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Department of Cell Biology Faculty

Dr. Mimi Halpern

Mimi Halpern, Ph.D.

Professor Emerita

Department of Cell Biology, Box 5

Tel: (718) 270-2416 • Fax: (718) 270-3732

e-mail: mhalpern@downstate.edu

Biology of Nasal Chemical Senses

Most terrestrial vertebrates possess several nasal chemoreceptive systems including the olfactory and vomeronasal systems. The major focus of interest in this laboratory is to understand the structure and functional significance of the vomeronasal (VN) system and to contrast it to the main olfactory system (MOS). Among our early contributions was the demonstration of the dynamic nature of the snake's VN epithelium and its capacity for regeneration following degeneration.

Our behavioral studies have demonstrated the critical importance of the garter snake VN system in prey attack, prey extract attack, prey extract trailing, aggregation and male courtship of attractive females. We have also demonstrated that stimulation of the VN system is intrinsically rewarding to snakes. At this time we are investigating the role of the various brain structures that form part of the circuitry for tongue flicking on tongue response to chemical stimuli.

One of the central concerns in chemosensory science is understanding the mechanism of sensory transduction. The bias, at present, is to look for receptor proteins on membranes of receptor cells. We have isolated and characterized a number of proteins from prey (earthworm) products that are vomeronasally mediated chemoattractants for snakes. Among these proteins is a 20 kDa glycoprotein that binds specifically to VN receptor membranes and induces changes in second messenger systems in VN receptor cells.The major second messenger system used by the vomeronasal receptor cells of snakes is inositol 1,4,5-trisphosphate. Currently we are investigating the role of calcium release in the signal transduction process.

Electrophysiological studies have, using single unit extracellular recording from mitral cells in the accessory olfactory bulb or main olfactory bulb, demonstrated that prey extracts delivered to the VN epithelium as liquids activate the VN system, but similar extracts delivered as air streams do not. Conversely, prey extracts delivered as air streams to the MO epithelium activate the MOS, but similar extracts delivered as liquids do not.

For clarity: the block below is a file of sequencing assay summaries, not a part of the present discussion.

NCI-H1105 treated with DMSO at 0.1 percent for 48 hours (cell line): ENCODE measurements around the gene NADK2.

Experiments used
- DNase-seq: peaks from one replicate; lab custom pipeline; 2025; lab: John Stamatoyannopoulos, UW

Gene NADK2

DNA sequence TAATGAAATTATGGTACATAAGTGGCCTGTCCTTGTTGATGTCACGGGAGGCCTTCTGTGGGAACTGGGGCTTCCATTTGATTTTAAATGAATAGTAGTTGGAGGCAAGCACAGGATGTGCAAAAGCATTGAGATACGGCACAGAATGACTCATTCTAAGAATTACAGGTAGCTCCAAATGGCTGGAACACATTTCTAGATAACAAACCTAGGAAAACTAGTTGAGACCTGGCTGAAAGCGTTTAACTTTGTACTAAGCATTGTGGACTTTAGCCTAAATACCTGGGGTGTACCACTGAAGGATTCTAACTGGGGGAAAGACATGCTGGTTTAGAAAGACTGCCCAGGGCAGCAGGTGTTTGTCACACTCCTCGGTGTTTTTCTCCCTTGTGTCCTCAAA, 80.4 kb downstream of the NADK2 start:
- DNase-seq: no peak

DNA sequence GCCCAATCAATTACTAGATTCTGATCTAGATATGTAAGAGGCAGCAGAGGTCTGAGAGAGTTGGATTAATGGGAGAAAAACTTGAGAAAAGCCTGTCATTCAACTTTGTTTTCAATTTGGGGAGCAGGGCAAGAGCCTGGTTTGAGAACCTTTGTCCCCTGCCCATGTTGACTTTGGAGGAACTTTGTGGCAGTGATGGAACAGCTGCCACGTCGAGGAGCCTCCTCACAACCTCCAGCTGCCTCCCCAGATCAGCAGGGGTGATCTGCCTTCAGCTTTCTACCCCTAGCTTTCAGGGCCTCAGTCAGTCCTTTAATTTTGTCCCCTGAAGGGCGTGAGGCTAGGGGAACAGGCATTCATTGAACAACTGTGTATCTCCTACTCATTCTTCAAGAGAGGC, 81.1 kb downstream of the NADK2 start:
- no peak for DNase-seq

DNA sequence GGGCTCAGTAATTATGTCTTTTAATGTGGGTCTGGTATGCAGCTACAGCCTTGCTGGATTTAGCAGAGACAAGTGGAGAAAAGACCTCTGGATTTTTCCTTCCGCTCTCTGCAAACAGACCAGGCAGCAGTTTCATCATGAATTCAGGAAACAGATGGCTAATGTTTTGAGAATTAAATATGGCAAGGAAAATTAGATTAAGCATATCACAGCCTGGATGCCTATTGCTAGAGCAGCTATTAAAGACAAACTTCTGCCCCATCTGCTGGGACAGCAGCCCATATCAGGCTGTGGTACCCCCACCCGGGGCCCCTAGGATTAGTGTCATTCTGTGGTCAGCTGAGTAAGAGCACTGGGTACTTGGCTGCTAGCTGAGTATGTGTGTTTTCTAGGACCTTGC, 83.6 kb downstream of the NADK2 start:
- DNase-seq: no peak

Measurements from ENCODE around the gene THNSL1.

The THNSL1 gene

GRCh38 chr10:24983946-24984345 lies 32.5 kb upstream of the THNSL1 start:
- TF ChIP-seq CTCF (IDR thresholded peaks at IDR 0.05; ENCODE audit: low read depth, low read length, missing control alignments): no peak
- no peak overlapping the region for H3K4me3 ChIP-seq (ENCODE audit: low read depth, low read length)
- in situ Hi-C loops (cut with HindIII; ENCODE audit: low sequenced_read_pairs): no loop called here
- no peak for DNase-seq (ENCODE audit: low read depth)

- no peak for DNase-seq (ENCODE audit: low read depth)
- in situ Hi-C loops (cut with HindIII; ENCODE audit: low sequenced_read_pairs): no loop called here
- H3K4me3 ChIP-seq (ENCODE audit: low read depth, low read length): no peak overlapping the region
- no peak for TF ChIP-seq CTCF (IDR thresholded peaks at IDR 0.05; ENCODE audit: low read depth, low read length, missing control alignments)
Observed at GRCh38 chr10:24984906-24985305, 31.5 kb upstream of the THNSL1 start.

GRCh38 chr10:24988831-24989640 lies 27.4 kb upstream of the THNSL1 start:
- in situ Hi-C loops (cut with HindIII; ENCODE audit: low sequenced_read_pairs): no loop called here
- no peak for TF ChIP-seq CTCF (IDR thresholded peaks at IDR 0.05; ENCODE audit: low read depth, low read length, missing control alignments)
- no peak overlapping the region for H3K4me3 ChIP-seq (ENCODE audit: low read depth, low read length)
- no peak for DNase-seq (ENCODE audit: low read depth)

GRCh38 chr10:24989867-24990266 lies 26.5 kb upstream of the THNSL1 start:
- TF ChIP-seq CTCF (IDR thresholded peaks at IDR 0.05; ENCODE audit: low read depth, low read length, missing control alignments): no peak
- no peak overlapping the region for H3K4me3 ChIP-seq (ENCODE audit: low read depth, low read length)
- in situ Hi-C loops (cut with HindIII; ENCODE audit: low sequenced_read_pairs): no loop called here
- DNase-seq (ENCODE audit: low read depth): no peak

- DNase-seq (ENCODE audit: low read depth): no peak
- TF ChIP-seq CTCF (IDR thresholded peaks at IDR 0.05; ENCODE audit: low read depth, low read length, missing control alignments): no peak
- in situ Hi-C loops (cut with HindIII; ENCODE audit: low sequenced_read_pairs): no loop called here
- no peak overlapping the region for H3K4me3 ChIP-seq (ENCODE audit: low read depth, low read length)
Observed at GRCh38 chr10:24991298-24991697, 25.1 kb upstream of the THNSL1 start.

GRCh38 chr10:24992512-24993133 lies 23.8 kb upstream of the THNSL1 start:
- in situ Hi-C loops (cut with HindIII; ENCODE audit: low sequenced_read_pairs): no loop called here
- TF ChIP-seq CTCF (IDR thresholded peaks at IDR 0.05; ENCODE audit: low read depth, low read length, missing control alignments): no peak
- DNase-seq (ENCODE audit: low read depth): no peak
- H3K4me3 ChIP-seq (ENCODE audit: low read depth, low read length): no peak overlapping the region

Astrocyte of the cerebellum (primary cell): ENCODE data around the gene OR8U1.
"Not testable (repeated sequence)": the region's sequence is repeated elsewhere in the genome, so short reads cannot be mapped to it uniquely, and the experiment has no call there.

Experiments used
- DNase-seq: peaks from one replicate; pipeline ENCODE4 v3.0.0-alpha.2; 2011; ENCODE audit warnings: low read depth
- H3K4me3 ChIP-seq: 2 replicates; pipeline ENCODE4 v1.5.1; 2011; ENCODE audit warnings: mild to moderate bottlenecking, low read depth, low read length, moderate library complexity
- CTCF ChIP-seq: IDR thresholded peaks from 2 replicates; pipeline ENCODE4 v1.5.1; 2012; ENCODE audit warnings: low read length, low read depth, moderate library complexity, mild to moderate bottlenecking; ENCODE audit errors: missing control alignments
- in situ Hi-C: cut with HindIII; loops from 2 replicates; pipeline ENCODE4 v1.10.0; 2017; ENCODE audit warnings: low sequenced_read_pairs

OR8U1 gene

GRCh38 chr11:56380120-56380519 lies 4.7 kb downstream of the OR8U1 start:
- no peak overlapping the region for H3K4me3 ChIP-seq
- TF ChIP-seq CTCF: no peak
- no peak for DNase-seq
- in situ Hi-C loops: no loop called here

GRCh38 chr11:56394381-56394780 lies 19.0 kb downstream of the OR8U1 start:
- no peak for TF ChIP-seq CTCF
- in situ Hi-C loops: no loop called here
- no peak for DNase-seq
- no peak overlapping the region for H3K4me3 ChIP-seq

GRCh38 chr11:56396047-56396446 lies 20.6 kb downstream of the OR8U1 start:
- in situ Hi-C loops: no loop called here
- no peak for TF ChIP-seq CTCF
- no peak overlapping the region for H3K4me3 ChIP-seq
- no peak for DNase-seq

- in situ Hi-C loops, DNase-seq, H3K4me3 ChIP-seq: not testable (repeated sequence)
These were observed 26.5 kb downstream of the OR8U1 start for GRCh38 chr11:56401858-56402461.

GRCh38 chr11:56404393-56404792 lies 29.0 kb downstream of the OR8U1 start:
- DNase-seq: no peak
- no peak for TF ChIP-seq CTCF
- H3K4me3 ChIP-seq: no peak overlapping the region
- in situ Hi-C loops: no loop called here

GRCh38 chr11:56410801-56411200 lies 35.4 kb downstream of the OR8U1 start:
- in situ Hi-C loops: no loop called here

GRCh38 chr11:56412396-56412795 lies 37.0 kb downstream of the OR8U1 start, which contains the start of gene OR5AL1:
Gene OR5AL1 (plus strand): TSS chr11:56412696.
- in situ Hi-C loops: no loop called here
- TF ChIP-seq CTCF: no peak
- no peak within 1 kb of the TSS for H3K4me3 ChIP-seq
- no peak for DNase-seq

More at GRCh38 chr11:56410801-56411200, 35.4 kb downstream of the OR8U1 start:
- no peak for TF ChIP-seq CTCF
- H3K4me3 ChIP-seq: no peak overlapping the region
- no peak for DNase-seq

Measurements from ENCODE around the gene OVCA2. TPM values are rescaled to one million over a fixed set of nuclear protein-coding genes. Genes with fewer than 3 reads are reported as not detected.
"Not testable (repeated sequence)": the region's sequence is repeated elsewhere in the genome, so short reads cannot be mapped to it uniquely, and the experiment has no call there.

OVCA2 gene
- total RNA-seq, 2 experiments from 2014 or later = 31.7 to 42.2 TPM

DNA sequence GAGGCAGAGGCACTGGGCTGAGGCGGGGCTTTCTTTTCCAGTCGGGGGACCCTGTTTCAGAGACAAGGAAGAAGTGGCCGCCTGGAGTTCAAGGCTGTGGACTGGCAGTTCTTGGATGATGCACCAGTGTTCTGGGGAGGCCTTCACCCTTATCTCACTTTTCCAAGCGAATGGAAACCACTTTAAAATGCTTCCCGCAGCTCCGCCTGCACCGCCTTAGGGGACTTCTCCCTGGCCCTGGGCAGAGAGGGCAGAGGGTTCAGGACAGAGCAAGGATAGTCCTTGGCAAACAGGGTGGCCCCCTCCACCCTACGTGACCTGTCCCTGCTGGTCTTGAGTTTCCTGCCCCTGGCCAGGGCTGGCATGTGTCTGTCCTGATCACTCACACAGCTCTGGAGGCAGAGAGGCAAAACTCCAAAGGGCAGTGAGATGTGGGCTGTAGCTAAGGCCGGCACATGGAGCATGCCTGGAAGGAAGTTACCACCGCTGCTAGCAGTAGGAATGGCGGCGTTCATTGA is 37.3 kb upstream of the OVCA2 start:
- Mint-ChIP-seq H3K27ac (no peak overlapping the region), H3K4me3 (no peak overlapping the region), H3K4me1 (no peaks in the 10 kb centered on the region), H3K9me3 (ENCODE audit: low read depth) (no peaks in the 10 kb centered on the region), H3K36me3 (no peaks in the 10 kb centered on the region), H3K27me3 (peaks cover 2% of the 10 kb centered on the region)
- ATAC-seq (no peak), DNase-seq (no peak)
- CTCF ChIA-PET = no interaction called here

We have studied the development and organization of the VNS in the South American grey short-tailed opossum, Monodelphis domestica. The accessory olfactory bulb is heterogeneous with respect to a number of markers and it appears that the receptor cells in the VN epithelium are similarly heterogeneous. We have found that there are at least two parallel VN pathways from periphery to the brain, and that these parallel pathways extend more centrally into the amygdala. We are now studying the functional correlates of these parallel pathways.

Laboratory Members:

  • Ping Chen, Technical Specialist, Ex. 1260
  • Mimi Halpern, Professor of Cell Biology, Ex. 2416
  • Changping Jia, Research Assistant Professor Cell Biology, Ex. 1022
  • Wei Quan, Institutional Support Specialist, Ex. 2249
  • Dalton Wang, Associate Professor of Biochemistry, Ex. 1260
  • Ido Zuri, Postdoctoral Trainee, Ex. 1022
  • Yingjia Liu, Research Laboratory Worker, Ex. 1022.

SELECTED RECENT PUBLICATIONS

1. Halpern, M. The organization and function of the vomeronasal system. Annual Review of Neuroscience. 10: 325-362, 1987.

2. Jiang, X. C., J. Inouchi, D. Wang and M. Halpern. Purification and characterization of a chemoattractant from earthworm electric shock-induced secretion, its receptor binding, and signal transduction through the vomeronasal system of garter snakes. Journal of Biological Chemistry. 265:8736-8744, 1990.

3. Luo, Y., Lu, S., Chen, P., Wang, D. and Halpern, M. Identification of chemoattractant receptors and G proteins in the vomeronasal system of garter snakes. Journal of Biological Chemistry, 269:16867-16877, 1994.e

4. Halpern, M., Shapiro, L. S. and Jia, C-P. Differential localization of G proteins in the opossum vomeronasal system. Brain Research, 677:157-161, 1995.

5. Jia, C. and Halpern, M. Subclasses of vomeronasal receptor neurons: differential expression of G proteins (Gia2 and Goa) and segregated projections to the accessory olfactory bulb. Brain Research, 719:117-128, 1996.

6. Martínez-Marcos, A Ubeda-Bañón, I. and Halpern, M. Neural substrates for tongue-flicking behavior in snakes Journal of Comparative Neurology 432:75-87, 2001.

7. Cinelli, A.R. Wang, D., Chen, P., Liu, W., Halpern, M. Calcium transients in the garter snake vomeronasal organ. Journal of Neurophysiology, 87:1449-1472, 2002.

8. Halpern, M. and Martinez-Marcos, A. Structure and function of the vomeronasal system: an update. Progress in Neurobiology, 70, 245-318, 2003.

9. Martinez-Marcos, A., Ubeda-Banon, I., Lanuza, E. and Halpern, M. The olfactostriatum: a key structure for processing vomeronasal information in snakes. Chemoarchitecture and afferent connections. J. Chemical Neuroanatomy, 29:49-69, 2005.

10. Zuri, I., Dombrowski, K. and Halpern, M. Skin and gland but not urine odours elicit conspicuous investigation by female gray short-tailed opossums (Monodelphis domestica). Animal Behavior, 2005, 69, 635-642.

List of Publications (Pub Med)